- In his preface, Elie Wiesel speaks about the importance to his own life of writing this book. But then he asks the question: “Why did I write it?” He goes on to answer that his life’s purpose has been to be a witness, that he has “a moral obligation to try to prevent the enemy from enjoying one last victory by allowing his crimes to be erased from human memory.” Why should you and others read this book? What role do you play in the obligation to bear witness?
- Wiesel speaks of his concern that the number of survivors is shrinking, that their memories will be lost. In his Nobel Prize acceptance speech, he relates that the teen-age protagonist of Night asks him what he has done with his life. His answer: “I have tried to keep memory alive, I have tried to fight those who would forget. Because if we forget, we are guilty, we are accomplices” (page 118). How can we make sure that those memories continue to be heard for this generation and the generations to come?
- Wiesel teaches, “When we speak to this era of evil and darkness, so close and yet so distant, ‘responsibility’ is the key word.” His responsibility is to work for a world that never forgets and learn that acts of limitless evil do recur. What is your responsibility in response to the Holocaust?
- Wiesel asks a question that countless others have also asked: “How was it possible that men, women and children were being burned and that the world kept silent?” How do you answer that question? Have things changed today? How might we effectively voice our protests in light of the genocides and persecution of peoples taking place around the world?
- At the end of Night, Elie looks into the mirror and sees himself as a corpse. His last words: “The look in his eyes as he gazed at me has never left me.”
- What do you think his eyes were saying? How should we continue to see the story that was in the eyes of that lost boy?
- In the Yiddish version of Night, Wiesel begins with these words: “In the beginning there was faith—which is childish; trust—which is vain; and illusion— which is dangerous. We believed in God, trusted in man, and lived with the illusion that every one of us has been entrusted with a sacred spark from the Shekhinah’s flame; that every one of us carries in his eyes and in his soul a reflection of God’s image. That was the source if not the cause of all our ordeals.” How do we, more than sixty years later, understand these words? Is it still dangerous to have faith and trust, or is the present a time in which it is safe to believe in these values?
- Francois Mauriac said in his introduction to Night that the worst of all of the abominations of the Holocaust was “the death of God in the soul of a child who suddenly faces absolute evil” (page xix). Do you agree? Do you think that, for Elie Wiesel, God truly died? Mauriac decided that all he could do for his friend was to embrace him and weep. What do you think you could (or should) do in response to the feeling of some survivors that God is dead? How do you answer the question of God’s role in the face of the reality of the Holocaust?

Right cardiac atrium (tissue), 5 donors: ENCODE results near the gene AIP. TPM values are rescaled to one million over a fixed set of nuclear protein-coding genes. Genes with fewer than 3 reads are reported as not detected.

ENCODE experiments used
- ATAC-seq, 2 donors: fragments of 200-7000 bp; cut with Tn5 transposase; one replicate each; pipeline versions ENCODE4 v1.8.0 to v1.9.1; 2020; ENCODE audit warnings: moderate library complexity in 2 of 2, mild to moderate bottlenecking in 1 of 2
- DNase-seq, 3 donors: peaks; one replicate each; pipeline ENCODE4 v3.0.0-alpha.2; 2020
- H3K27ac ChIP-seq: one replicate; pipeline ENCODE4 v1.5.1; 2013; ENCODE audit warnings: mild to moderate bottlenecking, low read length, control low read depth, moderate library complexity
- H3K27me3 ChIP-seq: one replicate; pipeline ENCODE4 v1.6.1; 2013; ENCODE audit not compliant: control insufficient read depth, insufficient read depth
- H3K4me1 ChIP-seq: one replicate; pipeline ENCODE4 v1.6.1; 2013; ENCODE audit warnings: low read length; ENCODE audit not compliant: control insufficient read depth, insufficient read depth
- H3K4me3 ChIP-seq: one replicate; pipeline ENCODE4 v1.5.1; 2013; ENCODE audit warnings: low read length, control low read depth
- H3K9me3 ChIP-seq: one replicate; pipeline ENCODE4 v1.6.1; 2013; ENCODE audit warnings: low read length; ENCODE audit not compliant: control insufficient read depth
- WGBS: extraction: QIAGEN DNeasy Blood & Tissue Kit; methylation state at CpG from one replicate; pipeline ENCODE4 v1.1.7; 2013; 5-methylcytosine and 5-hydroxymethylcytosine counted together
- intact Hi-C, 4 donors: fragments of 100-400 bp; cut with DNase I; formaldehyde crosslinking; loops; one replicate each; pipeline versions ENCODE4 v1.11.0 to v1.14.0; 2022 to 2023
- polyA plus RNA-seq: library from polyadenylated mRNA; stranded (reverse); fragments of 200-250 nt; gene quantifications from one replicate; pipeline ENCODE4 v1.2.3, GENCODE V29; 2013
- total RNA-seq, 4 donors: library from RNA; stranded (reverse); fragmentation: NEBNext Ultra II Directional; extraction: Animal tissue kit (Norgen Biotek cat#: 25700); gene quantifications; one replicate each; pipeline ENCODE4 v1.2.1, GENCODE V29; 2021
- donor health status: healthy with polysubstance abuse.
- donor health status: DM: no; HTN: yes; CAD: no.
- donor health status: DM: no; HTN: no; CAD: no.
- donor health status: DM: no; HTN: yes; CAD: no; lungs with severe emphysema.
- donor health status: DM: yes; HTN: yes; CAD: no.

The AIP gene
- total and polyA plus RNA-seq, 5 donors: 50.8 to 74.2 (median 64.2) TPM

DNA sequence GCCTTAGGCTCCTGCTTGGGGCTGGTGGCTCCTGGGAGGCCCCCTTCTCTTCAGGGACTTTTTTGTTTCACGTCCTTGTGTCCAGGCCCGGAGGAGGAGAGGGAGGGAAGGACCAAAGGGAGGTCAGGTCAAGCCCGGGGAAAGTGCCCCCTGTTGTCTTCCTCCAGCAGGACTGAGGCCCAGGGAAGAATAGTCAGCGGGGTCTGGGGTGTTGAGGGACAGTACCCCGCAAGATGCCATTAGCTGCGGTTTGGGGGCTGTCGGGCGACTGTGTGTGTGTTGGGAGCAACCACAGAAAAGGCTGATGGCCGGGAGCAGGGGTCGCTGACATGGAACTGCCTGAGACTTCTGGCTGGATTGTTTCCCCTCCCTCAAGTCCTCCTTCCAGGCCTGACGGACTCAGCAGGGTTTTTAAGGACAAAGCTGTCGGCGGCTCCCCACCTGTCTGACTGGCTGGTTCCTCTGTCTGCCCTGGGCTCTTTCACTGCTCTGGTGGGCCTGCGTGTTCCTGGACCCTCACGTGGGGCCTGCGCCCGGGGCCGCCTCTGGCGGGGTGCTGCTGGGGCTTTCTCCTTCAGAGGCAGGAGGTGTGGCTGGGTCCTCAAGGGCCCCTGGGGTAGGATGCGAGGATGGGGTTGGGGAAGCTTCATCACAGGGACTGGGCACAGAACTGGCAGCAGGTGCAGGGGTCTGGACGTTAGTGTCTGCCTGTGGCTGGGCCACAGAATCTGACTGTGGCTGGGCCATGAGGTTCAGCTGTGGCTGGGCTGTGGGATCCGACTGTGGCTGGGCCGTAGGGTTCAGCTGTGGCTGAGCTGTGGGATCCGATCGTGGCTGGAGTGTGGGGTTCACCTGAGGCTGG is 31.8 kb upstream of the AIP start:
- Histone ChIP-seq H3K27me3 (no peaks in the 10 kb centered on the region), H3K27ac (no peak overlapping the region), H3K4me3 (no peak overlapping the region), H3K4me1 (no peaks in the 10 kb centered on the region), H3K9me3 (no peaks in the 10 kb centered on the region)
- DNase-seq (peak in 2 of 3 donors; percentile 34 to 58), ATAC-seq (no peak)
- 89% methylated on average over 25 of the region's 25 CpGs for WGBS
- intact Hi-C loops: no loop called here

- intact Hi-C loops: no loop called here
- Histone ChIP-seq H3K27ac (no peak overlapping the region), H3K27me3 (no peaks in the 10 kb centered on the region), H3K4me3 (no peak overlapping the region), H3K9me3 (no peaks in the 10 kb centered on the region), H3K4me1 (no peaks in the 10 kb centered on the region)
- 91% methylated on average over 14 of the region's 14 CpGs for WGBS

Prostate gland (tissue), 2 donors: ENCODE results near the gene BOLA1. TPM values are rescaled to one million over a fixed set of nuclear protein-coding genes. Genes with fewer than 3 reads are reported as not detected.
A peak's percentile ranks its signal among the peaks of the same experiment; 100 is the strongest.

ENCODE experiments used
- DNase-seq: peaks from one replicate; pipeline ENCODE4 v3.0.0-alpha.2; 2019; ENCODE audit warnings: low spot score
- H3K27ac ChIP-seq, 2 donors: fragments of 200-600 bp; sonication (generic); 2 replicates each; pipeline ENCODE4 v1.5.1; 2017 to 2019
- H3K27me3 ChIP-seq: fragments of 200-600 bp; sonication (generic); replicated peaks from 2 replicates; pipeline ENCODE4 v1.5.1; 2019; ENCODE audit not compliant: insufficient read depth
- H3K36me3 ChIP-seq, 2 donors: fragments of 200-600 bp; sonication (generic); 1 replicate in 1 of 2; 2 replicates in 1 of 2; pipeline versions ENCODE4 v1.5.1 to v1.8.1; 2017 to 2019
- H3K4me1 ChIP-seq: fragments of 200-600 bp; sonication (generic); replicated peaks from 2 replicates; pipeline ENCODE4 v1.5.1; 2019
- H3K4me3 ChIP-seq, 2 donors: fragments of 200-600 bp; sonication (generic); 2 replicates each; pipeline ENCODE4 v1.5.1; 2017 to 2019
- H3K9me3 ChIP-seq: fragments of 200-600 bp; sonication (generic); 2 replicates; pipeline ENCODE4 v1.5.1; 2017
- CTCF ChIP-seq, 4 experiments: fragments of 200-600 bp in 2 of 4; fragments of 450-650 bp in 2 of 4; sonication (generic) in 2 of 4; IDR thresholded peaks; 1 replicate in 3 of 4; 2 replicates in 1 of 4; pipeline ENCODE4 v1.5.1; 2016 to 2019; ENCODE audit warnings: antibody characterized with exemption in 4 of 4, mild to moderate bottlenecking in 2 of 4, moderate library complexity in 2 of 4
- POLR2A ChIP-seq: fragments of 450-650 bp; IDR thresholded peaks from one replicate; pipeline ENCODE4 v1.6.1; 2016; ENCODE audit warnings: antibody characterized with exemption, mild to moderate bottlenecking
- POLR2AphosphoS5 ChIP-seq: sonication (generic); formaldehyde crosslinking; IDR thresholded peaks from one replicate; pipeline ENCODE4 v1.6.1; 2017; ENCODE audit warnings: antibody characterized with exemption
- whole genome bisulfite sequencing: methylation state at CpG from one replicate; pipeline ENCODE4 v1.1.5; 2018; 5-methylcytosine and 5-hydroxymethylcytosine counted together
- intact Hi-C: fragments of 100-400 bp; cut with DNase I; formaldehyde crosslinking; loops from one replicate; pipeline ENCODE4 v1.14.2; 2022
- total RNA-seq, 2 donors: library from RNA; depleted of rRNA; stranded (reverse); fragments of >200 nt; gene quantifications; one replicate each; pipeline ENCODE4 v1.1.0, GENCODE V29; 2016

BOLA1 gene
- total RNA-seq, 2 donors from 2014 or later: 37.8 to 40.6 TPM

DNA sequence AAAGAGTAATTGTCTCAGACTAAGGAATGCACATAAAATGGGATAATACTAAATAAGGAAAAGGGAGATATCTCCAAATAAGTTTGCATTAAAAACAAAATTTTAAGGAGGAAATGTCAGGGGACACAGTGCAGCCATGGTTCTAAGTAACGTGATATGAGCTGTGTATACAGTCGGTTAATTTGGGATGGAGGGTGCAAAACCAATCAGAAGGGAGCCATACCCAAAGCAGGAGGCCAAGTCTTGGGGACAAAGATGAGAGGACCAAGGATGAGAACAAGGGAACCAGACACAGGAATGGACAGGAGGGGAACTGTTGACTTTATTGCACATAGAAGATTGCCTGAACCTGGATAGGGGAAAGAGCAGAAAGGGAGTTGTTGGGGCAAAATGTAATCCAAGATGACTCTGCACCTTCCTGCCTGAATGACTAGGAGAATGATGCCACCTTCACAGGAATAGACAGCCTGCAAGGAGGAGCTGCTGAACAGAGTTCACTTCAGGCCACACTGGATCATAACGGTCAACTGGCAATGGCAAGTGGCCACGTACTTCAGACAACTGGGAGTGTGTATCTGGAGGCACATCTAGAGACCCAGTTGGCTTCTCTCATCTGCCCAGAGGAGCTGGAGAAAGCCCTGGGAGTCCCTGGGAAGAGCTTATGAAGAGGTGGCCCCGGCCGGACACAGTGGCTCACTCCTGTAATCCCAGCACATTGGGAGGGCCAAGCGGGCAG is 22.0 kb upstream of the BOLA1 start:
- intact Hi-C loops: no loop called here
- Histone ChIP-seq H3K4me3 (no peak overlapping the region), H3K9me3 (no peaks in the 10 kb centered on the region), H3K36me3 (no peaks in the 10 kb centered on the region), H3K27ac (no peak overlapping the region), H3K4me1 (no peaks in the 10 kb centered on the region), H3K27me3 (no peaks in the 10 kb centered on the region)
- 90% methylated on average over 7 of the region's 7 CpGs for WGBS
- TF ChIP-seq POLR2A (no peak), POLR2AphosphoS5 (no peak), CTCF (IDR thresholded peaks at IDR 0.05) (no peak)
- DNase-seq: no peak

- At one point Elie says of God: “I was not denying His existence but I doubted His absolute justice” (page 45). How do you react to this statement? For Elie, is this the death of God or a shift in his relationship with God? Later, during the hanging of a beloved concentration camp inmate, someone asked, “’For God’s sake, where is God?’ Elie’s answer from within him spoke: ‘Where is He? This is where – hanging here from this gallows…’” What image of God does Elie hold during this moment?
- In his Nobel Peace Prize acceptance speech, Wiesel began by reciting the Shehecheyanu prayer and spoke specifically about his faith (page 120).
- How do you think his faith was restored? How has that faith been demonstrated throughout his adult life?
III. Miracles, Forgiveness and Hope
- Wiesel speaks several times about miracles. He feels that perhaps a miracle takes place every time his father passes another selection (page 76). And yet in his introduction, he admits that he cannot believe that it is a miracle that he survived the Holocaust. “A miracle? Certainly not. If heaven could or would perform a miracle for me, why not for others more deserving than myself?” (page viii). How do you feel about miracles? Do you feel that some events that can be seen as miracles are simply chance or performed for a certain purpose?
- Elie is unsure whether he will ever forgive himself or the world for having to become the man he became because of his ordeal. Forgiveness, however, is one of the cornerstones of the Holy Days, forgiveness of others and forgiveness of ourselves. Do you think that he will be able to forgive himself or the world? How can he move beyond this despair?
- “The older men begged their sons: ‘We mustn’t give up hope, even now as the sword hangs over our heads. So taught our sages…’” (page 31).
- Do you think that Elie ever lost hope? How do think that Elie Wiesel has found the ability to hope again?
Elie Wiesel Foundation
Survival in Auschwitz. Primo Levi, Touchstone Press, 1999
Telling the Tale: A Tribute to Elie Wiesel on the Occasion of His 65th Birthday - Essays, Reflections, and Poems of Elie Wiesel, Harry James Cargas (Editor). Time Being Books, 1993.
Rabbi Rachel Rembrandt was ordained at HUC-JIR,Cincinnati in 1994.